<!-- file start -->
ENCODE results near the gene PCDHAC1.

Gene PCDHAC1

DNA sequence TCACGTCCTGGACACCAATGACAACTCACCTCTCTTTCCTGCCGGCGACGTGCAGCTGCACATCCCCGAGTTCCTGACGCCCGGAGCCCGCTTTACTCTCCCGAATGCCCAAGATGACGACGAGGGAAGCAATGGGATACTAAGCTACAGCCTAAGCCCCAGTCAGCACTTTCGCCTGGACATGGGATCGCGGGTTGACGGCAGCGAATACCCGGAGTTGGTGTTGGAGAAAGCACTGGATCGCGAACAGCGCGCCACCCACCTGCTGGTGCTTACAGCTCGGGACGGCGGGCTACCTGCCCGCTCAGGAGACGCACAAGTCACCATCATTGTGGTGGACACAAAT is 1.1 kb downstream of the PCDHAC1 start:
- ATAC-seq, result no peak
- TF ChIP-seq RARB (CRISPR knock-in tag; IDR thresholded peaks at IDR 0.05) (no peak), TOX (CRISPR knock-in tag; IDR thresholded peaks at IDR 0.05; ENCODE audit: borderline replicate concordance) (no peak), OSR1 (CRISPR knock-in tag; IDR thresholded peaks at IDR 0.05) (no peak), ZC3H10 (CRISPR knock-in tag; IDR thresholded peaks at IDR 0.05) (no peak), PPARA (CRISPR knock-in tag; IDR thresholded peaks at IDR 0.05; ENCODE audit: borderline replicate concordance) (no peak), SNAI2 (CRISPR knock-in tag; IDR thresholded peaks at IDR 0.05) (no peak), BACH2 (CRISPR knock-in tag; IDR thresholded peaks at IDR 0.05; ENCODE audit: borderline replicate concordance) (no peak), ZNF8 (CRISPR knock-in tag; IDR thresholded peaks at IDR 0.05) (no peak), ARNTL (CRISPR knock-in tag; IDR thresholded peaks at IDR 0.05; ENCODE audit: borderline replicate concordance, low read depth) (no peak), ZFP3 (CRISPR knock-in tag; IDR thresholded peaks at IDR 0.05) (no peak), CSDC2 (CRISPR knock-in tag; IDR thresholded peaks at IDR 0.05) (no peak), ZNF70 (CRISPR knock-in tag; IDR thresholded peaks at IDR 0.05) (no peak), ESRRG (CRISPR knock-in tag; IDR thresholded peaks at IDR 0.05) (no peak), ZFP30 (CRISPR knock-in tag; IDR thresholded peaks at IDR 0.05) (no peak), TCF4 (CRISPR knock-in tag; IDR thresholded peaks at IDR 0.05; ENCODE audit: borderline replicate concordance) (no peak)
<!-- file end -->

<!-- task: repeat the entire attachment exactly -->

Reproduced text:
ENCODE results near the gene PCDHAC1.

Gene PCDHAC1

DNA sequence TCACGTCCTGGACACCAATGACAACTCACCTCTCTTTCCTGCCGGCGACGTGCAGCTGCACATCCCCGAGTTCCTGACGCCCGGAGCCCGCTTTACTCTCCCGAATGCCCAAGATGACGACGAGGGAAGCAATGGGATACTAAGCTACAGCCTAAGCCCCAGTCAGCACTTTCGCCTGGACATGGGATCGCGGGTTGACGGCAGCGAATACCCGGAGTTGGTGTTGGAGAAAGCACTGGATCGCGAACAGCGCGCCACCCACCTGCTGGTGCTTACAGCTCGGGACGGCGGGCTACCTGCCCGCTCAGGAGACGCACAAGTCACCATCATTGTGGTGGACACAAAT is 1.1 kb downstream of the PCDHAC1 start:
- ATAC-seq, result no peak
- TF ChIP-seq RARB (CRISPR knock-in tag; IDR thresholded peaks at IDR 0.05) (no peak), TOX (CRISPR knock-in tag; IDR thresholded peaks at IDR 0.05; ENCODE audit: borderline replicate concordance) (no peak), OSR1 (CRISPR knock-in tag; IDR thresholded peaks at IDR 0.05) (no peak), ZC3H10 (CRISPR knock-in tag; IDR thresholded peaks at IDR 0.05) (no peak), PPARA (CRISPR knock-in tag; IDR thresholded peaks at IDR 0.05; ENCODE audit: borderline replicate concordance) (no peak), SNAI2 (CRISPR knock-in tag; IDR thresholded peaks at IDR 0.05) (no peak), BACH2 (CRISPR knock-in tag; IDR thresholded peaks at IDR 0.05; ENCODE audit: borderline replicate concordance) (no peak), ZNF8 (CRISPR knock-in tag; IDR thresholded peaks at IDR 0.05) (no peak), ARNTL (CRISPR knock-in tag; IDR thresholded peaks at IDR 0.05; ENCODE audit: borderline replicate concordance, low read depth) (no peak), ZFP3 (CRISPR knock-in tag; IDR thresholded peaks at IDR 0.05) (no peak), CSDC2 (CRISPR knock-in tag; IDR thresholded peaks at IDR 0.05) (no peak), ZNF70 (CRISPR knock-in tag; IDR thresholded peaks at IDR 0.05) (no peak), ESRRG (CRISPR knock-in tag; IDR thresholded peaks at IDR 0.05) (no peak), ZFP30 (CRISPR knock-in tag; IDR thresholded peaks at IDR 0.05) (no peak), TCF4 (CRISPR knock-in tag; IDR thresholded peaks at IDR 0.05; ENCODE audit: borderline replicate concordance) (no peak)